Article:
It’s hard to know if you’re saving money if you don’t keep track of how much you spend. Keeping a budget every month to track your spending, and your saving, is the best way to crush your debt. It’s the tool we used to pay off $73,000 of student loan debt in less than four years on two teacher salaries.When you invest the time to create your budget you’ll save so much money in the long run because you predetermined your monthly spending. The best part of budgeting is you get to choose how much to spend on groceries.Click To Tweet
Start tracking your spending this week so you know how much you’re actually saving. It’s actually pretty fun to save money.
Find Staple Cheap Recipes You Love and Press Repeat
Once you find a good recipe, don’t let it get away. Write it down, save it to Pinterest, or take screen shots on your phone. We always have a few crazy cheap meals up our sleeves if we need to make our money stretch further. Even better when you find meals that are cheap and have easy meal prep, like this amazing list.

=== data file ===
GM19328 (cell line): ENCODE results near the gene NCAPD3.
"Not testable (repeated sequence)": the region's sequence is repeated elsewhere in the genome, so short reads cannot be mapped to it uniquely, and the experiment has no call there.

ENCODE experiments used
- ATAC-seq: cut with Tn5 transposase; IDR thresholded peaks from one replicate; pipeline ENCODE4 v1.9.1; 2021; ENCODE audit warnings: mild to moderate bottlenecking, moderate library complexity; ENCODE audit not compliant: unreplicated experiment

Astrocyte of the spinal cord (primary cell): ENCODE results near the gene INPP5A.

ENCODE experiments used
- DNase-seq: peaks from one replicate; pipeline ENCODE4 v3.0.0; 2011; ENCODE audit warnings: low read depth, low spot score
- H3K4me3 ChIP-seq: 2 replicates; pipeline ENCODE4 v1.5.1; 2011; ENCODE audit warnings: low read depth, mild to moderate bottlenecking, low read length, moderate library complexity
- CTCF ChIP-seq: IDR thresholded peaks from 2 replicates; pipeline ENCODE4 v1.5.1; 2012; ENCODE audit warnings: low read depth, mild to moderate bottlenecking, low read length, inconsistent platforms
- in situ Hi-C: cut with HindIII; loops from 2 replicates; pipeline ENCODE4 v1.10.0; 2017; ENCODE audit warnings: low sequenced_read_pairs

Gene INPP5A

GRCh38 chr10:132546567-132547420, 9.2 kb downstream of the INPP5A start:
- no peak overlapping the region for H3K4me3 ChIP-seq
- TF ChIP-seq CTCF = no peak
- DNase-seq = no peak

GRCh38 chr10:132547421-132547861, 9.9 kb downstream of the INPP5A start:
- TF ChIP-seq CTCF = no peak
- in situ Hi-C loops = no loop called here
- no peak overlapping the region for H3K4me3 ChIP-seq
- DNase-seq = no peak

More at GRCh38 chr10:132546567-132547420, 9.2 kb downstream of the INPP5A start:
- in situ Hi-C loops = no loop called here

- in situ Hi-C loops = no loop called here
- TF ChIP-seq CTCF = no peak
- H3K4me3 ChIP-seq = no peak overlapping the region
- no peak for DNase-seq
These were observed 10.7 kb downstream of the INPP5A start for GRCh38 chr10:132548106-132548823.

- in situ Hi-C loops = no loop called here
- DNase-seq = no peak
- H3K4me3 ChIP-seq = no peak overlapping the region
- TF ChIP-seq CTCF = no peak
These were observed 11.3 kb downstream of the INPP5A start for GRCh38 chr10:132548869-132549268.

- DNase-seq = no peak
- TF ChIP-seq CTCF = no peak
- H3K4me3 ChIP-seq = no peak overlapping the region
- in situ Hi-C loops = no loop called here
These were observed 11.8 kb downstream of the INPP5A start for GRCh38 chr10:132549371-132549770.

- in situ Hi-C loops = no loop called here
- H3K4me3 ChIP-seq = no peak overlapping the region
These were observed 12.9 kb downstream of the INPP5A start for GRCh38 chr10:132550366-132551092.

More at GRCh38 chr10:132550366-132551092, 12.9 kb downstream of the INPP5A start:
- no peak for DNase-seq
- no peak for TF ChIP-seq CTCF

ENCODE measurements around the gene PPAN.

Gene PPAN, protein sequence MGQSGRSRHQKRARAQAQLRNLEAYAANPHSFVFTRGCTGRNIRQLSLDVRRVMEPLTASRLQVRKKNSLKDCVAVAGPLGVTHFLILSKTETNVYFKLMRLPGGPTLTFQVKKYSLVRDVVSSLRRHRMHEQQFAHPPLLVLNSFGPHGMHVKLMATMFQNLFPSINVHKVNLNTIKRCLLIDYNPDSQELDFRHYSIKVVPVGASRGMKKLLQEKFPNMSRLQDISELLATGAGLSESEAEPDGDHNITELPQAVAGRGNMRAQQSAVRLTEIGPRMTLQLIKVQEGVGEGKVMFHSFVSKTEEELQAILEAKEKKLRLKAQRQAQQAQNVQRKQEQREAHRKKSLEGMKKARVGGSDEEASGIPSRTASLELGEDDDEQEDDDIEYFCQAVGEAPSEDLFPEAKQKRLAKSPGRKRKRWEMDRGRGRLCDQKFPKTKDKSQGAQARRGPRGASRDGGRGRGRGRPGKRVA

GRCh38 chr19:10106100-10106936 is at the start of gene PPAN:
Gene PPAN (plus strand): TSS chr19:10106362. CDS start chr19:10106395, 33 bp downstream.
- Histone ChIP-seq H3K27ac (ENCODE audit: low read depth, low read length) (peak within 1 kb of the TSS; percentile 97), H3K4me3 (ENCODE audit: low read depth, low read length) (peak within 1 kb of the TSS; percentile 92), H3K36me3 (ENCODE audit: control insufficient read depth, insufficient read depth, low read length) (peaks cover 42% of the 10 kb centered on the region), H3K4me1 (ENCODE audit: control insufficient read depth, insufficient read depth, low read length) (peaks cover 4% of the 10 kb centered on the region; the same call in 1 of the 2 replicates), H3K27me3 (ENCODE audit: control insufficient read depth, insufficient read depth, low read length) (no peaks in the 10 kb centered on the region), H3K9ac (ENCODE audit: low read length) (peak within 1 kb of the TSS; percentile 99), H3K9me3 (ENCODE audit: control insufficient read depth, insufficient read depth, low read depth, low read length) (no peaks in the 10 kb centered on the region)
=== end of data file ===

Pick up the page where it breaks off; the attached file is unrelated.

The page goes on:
A few that we love are chili over rice (hard to get cheaper than rice and beans), honey and sweet potato vegetarian tacos, breakfast for dinner (not the healthiest, but it’s cheap), enchiladas, chicken caesar wraps, and stir fry.
We come back to these recipes every few months because they’re cheap and taste fantastic!
It’s Easy to Save Money on Groceries When You Plan Ahead
Most of these tips require planning before you walk through the doors of the grocery store. But the good news, the planning isn’t hard. You just need to remember to do it. Give a few of these grocery store hacks a try and track your savings with your budget.
Save money this week and pay off debt faster. It’s a win/win.
Let Me Know in the Comments
What’s your favorite way to save money on groceries? What did I miss?
Our budget and goals changed our lives and it can change yours too.
As an Educator and Personal Finance Blogger, Jamie has helped hundreds of families learn how to budget, save money, and pay off debt (go here to subscribe and start your debt free journey). Read our debt free story, “How We Paid Off $73,000 of Debt in Less Than Four Years”.